New data shows powerplant is shorter than rival with dramatically higher bypass ratio

New details of Ishikawajima-harima Heavy Industries’ (IHI) XF7 engine for the Kawasaki P-X maritime patrol aircraft show significant technical advancements for a powerplant of its size.

Meanwhile, preparations are under way for the start of a second series of tests in December following the completion of a preliminary flying phase on a modified Japan Air Self Defence Force (JASDF) C-1 flying testbed (FTB).

Speaking at a Society of Experimental Test Pilots meeting in California, JASDF Air Development and Test Wing test pilots Takahiro Seki and Koji Ebina said the XF7 weighs around 2,000kg (4,400lb), including the test article pylon, and is rated at 13,000lb thrust (58kN).

Until now IHI has declined to provide any details about the indigenously developed engine, but has described it as being similar in performance to the General Electric’s CF34-8E.

The new data indicates the bypass ratio for the Japanese engine is dramatically higher, however, at 8:1, versus 5:1 for the CF34, while maximum diameter is only slightly larger at 1.44m (4.7ft) against around 1.32m for the GE engine.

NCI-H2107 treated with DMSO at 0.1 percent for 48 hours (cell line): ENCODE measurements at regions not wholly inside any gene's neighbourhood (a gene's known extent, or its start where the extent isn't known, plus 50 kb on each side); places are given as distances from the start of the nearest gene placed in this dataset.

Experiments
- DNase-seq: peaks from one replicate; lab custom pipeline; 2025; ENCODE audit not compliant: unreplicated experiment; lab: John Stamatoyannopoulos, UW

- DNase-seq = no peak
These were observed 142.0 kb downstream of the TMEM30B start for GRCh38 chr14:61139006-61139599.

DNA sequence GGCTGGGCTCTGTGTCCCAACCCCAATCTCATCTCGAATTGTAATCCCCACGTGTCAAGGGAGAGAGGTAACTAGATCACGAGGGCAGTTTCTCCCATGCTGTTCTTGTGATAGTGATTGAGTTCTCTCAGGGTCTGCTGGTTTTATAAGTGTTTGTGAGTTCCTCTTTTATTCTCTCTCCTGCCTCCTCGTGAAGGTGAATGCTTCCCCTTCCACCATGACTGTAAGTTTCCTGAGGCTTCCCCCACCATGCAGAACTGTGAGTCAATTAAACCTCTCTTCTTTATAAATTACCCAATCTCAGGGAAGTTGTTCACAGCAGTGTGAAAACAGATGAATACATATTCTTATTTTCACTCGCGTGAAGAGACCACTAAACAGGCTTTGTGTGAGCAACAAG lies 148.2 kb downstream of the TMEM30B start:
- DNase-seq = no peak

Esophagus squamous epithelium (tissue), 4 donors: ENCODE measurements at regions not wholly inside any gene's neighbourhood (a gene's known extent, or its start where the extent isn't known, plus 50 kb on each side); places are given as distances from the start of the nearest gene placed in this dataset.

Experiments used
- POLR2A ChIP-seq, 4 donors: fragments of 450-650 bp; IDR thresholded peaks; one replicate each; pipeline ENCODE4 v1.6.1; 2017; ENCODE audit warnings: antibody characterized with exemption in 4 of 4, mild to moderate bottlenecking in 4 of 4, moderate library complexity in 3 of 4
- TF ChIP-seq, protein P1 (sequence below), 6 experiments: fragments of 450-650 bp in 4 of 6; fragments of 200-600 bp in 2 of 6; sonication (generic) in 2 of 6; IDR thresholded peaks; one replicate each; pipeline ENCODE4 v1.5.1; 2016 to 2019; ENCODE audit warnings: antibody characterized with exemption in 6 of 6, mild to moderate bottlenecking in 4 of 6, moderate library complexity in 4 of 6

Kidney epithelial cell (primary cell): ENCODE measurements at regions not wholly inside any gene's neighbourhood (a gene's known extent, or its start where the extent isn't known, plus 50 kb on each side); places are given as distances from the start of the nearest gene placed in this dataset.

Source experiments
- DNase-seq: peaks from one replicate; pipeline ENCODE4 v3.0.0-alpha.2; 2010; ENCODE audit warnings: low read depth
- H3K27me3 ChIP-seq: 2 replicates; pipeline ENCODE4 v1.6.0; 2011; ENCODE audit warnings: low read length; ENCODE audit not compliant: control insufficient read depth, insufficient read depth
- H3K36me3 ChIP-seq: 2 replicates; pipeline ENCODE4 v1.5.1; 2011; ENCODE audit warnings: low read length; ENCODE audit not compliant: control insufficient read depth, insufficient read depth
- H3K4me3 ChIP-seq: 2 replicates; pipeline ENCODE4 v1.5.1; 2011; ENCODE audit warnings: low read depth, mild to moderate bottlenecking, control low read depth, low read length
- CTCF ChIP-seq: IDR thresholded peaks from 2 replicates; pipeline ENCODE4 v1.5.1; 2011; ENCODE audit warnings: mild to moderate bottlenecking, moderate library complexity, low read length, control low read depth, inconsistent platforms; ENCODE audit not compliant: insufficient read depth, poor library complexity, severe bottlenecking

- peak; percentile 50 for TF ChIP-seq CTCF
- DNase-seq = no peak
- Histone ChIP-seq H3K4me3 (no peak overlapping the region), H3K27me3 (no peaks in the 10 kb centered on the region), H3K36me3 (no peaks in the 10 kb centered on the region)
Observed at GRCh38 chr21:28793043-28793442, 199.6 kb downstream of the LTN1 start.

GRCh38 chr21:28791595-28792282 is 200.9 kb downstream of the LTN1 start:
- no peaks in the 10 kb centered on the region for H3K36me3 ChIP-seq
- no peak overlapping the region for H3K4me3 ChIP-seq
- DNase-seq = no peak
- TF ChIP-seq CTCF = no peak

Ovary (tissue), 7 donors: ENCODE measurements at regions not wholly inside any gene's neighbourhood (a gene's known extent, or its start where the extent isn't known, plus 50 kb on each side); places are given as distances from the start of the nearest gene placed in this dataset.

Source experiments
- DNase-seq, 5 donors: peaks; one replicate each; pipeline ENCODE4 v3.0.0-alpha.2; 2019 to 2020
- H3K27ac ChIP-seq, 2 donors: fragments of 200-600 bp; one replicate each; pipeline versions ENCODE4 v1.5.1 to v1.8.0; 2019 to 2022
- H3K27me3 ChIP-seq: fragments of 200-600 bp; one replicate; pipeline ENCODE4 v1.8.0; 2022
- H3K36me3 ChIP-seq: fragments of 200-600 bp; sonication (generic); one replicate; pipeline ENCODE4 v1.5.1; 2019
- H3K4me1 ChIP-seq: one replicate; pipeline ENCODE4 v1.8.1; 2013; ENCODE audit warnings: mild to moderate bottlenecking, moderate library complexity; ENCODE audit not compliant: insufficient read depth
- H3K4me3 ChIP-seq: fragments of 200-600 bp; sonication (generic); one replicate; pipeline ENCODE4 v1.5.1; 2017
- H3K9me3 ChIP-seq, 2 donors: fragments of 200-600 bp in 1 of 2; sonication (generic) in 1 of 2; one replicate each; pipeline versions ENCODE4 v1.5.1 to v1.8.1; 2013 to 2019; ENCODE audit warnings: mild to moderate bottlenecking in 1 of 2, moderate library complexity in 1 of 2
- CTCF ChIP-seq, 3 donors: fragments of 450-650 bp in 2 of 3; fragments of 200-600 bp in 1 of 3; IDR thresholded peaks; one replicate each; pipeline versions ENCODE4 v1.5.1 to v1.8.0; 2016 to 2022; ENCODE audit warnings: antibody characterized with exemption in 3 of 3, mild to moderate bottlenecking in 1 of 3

The XF7 is 2.76m long overall, making it significantly shorter than the 3.26m-long CF34-8 variant used on Bombardier’s CRJ700 and Embraer 170 regional jets.

Developed by the Japan Defence Agency (JDA) to power the P-X, the XF7 could power commercial aircraft in the future as long as it is exempted from the country’s defence export ban.

Five prototype XF7 engines are being tested, including the one on the Kawasaki C-1 flying testbed, which is due to undertake a further two-month flight-test effort by February 2006. Two more prototypes will be delivered to the JDA later this year for propulsion-system testing, followed by seven next year.


Source: Flight International